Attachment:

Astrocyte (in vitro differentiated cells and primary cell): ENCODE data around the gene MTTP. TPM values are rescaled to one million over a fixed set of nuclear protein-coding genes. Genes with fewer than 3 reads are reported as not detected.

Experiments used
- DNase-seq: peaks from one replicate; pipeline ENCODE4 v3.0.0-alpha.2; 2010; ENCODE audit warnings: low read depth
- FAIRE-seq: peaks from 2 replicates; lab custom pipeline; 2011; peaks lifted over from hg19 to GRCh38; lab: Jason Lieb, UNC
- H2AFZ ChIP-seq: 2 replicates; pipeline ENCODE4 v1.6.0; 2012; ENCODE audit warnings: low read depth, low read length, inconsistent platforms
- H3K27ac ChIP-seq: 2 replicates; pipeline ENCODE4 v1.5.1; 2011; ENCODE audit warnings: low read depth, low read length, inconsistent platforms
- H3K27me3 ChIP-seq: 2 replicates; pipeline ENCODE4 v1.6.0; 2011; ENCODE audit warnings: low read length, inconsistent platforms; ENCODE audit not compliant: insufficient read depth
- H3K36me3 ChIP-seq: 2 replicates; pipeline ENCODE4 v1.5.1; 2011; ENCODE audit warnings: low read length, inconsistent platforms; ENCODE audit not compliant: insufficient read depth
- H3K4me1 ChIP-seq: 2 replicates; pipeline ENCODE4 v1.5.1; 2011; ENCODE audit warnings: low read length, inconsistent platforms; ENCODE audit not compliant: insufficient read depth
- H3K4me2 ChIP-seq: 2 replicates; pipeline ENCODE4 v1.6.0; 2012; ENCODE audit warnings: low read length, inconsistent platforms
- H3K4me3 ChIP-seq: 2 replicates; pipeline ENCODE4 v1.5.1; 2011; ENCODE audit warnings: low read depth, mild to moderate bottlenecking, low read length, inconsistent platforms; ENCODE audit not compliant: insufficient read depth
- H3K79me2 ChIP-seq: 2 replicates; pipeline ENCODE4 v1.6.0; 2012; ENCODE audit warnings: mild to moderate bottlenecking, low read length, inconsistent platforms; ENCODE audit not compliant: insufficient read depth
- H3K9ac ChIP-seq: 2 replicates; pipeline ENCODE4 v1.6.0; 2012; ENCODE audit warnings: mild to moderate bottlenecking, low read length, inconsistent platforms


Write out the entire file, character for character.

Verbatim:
Astrocyte (in vitro differentiated cells and primary cell): ENCODE data around the gene MTTP. TPM values are rescaled to one million over a fixed set of nuclear protein-coding genes. Genes with fewer than 3 reads are reported as not detected.

Experiments used
- DNase-seq: peaks from one replicate; pipeline ENCODE4 v3.0.0-alpha.2; 2010; ENCODE audit warnings: low read depth
- FAIRE-seq: peaks from 2 replicates; lab custom pipeline; 2011; peaks lifted over from hg19 to GRCh38; lab: Jason Lieb, UNC
- H2AFZ ChIP-seq: 2 replicates; pipeline ENCODE4 v1.6.0; 2012; ENCODE audit warnings: low read depth, low read length, inconsistent platforms
- H3K27ac ChIP-seq: 2 replicates; pipeline ENCODE4 v1.5.1; 2011; ENCODE audit warnings: low read depth, low read length, inconsistent platforms
- H3K27me3 ChIP-seq: 2 replicates; pipeline ENCODE4 v1.6.0; 2011; ENCODE audit warnings: low read length, inconsistent platforms; ENCODE audit not compliant: insufficient read depth
- H3K36me3 ChIP-seq: 2 replicates; pipeline ENCODE4 v1.5.1; 2011; ENCODE audit warnings: low read length, inconsistent platforms; ENCODE audit not compliant: insufficient read depth
- H3K4me1 ChIP-seq: 2 replicates; pipeline ENCODE4 v1.5.1; 2011; ENCODE audit warnings: low read length, inconsistent platforms; ENCODE audit not compliant: insufficient read depth
- H3K4me2 ChIP-seq: 2 replicates; pipeline ENCODE4 v1.6.0; 2012; ENCODE audit warnings: low read length, inconsistent platforms
- H3K4me3 ChIP-seq: 2 replicates; pipeline ENCODE4 v1.5.1; 2011; ENCODE audit warnings: low read depth, mild to moderate bottlenecking, low read length, inconsistent platforms; ENCODE audit not compliant: insufficient read depth
- H3K79me2 ChIP-seq: 2 replicates; pipeline ENCODE4 v1.6.0; 2012; ENCODE audit warnings: mild to moderate bottlenecking, low read length, inconsistent platforms; ENCODE audit not compliant: insufficient read depth
- H3K9ac ChIP-seq: 2 replicates; pipeline ENCODE4 v1.6.0; 2012; ENCODE audit warnings: mild to moderate bottlenecking, low read length, inconsistent platforms